The main concern about Manziel is his inability to stand in the pocket to make throws, as I indicated above. Far too often, Manziel runs out of the pocket when pressure is nowhere near him. He gets into huge trouble doing this because he often runs straight at defensive ends. When he stays in the pocket, Manziel can feel where the pressure is coming from and better adjust to how the defense plays. But, when he preemptively runs out of the pocket without pressure, Manziel tends to run straight into what the defense wants him to do. His lack of pocket presence absolutely kills him when he has been shut down in the passing game because he feels he has to do too much.
Against LSU, Manziel had major issues with finding holes in the Tigers’ defense. During the 2012 LSU game, the defensive ends contained Manziel in the pocket, allowing him to step up in the pocket and daring him to try to run outside of them. On this play, Manziel has no pressure off the edges, as the defensive ends are keeping contain, and no pressure up the middle, since the interior offensive line held up well. However, Manziel rolls to the right for seemingly no reason, and runs straight into future teammate Barkevious Mingo. Although he somehow avoids being sacked, this type of boneheaded play will turn out terribly in the NFL.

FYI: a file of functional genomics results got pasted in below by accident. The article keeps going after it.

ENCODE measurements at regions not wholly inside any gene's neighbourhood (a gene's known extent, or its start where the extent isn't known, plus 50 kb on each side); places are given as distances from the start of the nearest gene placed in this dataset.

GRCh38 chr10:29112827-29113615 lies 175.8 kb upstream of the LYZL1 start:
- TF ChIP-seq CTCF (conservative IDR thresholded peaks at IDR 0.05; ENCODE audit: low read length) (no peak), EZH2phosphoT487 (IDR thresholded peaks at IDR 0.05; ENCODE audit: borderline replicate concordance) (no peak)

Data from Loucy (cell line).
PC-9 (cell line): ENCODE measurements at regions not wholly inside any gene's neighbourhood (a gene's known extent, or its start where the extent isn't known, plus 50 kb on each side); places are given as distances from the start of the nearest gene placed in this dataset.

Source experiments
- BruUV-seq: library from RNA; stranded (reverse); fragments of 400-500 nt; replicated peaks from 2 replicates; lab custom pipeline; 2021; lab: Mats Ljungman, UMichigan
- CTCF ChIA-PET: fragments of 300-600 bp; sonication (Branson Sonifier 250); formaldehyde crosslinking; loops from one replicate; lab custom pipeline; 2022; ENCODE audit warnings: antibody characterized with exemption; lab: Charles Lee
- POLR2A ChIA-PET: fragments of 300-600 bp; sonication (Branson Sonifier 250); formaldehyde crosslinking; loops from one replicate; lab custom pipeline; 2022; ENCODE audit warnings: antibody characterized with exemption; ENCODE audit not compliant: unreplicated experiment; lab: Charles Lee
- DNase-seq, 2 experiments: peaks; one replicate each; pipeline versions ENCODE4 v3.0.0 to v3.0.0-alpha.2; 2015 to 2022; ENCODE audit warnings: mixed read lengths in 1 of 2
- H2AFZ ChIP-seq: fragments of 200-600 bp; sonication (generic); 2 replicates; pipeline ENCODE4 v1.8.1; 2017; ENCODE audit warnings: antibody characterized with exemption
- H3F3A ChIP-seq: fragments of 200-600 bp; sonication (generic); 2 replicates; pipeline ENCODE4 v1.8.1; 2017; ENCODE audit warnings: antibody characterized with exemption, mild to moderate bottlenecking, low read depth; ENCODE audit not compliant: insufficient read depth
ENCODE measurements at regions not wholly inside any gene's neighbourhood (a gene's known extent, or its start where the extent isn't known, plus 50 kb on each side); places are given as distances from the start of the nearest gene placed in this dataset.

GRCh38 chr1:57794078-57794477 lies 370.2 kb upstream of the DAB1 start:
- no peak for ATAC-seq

On third down and six, Manziel steps back to pass, but when he feels the slightest bit of pressure, he runs backwards rather than sliding sideways to avoid it. This is definitely correctable, but something that Manziel does much too often. Understandably, he has full confidence that he will make some sort of epic third down conversion, as he has done so often, but he must operate better in the pocket to succeed in the NFL. If Manziel could stay closer to the line of scrimmage, he would have an easier opportunity to run for the first down, if necessary. Manziel must correct this because NFL defenses will eat up a quarterback who runs backwards rather than steps up or slides around in the pocket.
Takes Unnecessary and Stupid Risks:
Too often, Manziel believes in his ability to make the impossible throw rather than simply throw to an open receiver running a shorter route or even throw the ball away. This characteristic is one that Cleveland fans will likely have to live and die with, at least for a few seasons. For Manziel to play like Johnny Football, he needs to take a certain amount of risks because, as stated above, he thrives when improvising. However, all too often, Manziel attempts to extend plays that would work if he chose to throw to the player who is not 50 yards downfield and triple covered.